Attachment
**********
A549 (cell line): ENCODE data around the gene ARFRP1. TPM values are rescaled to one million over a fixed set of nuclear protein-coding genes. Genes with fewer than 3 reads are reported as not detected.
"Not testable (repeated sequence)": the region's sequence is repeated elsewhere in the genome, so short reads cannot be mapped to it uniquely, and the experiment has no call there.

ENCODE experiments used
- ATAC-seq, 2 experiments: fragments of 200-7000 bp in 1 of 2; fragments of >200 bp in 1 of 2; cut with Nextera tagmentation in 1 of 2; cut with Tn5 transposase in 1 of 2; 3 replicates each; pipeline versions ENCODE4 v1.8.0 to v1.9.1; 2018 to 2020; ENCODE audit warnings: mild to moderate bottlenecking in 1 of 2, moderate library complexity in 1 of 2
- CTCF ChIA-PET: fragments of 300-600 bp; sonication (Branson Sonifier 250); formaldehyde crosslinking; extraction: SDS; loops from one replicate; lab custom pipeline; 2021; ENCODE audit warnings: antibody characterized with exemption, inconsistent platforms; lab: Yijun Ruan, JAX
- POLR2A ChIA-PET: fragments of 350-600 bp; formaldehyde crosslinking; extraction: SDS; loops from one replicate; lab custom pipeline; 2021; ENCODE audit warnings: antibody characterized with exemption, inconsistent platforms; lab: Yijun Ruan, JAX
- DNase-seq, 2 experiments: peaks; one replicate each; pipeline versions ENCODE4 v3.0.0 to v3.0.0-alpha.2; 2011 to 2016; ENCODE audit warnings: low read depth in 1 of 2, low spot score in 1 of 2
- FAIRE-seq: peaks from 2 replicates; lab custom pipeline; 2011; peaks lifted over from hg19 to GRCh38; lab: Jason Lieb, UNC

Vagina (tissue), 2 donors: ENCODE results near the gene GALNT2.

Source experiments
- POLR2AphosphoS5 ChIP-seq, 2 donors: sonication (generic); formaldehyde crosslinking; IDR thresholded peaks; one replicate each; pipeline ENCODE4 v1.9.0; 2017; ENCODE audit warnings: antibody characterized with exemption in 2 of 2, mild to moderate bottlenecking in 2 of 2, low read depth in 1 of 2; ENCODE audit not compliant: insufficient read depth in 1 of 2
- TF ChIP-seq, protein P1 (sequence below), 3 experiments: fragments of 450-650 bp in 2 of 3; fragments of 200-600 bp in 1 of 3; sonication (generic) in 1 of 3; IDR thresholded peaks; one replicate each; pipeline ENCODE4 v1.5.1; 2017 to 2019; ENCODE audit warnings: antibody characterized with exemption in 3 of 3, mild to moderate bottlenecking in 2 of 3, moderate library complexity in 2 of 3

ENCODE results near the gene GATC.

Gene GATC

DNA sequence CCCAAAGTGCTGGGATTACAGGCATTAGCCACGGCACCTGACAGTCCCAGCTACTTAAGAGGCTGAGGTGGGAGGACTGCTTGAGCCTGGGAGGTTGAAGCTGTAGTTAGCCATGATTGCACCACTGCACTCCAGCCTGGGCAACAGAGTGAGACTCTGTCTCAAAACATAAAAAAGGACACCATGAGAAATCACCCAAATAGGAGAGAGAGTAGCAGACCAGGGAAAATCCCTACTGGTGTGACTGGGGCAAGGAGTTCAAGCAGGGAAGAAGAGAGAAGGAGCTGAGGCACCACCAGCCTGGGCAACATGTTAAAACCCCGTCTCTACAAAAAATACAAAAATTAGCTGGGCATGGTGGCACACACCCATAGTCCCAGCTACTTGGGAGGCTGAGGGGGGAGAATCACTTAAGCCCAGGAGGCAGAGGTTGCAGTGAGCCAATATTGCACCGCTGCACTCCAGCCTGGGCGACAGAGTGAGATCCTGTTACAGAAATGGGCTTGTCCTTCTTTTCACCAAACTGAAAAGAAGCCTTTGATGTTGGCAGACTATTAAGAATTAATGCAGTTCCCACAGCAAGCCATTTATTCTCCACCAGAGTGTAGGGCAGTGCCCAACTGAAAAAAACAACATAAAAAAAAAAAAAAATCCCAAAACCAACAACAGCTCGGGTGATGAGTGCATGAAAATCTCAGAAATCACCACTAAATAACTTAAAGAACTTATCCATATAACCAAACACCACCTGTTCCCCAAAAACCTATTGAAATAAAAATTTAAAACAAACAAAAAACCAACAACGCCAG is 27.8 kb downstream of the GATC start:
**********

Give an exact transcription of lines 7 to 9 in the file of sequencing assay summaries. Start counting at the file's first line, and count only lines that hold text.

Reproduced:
- DNase-seq, 2 experiments: peaks; one replicate each; pipeline versions ENCODE4 v3.0.0 to v3.0.0-alpha.2; 2011 to 2016; ENCODE audit warnings: low read depth in 1 of 2, low spot score in 1 of 2
- FAIRE-seq: peaks from 2 replicates; lab custom pipeline; 2011; peaks lifted over from hg19 to GRCh38; lab: Jason Lieb, UNC

Vagina (tissue), 2 donors: ENCODE results near the gene GALNT2.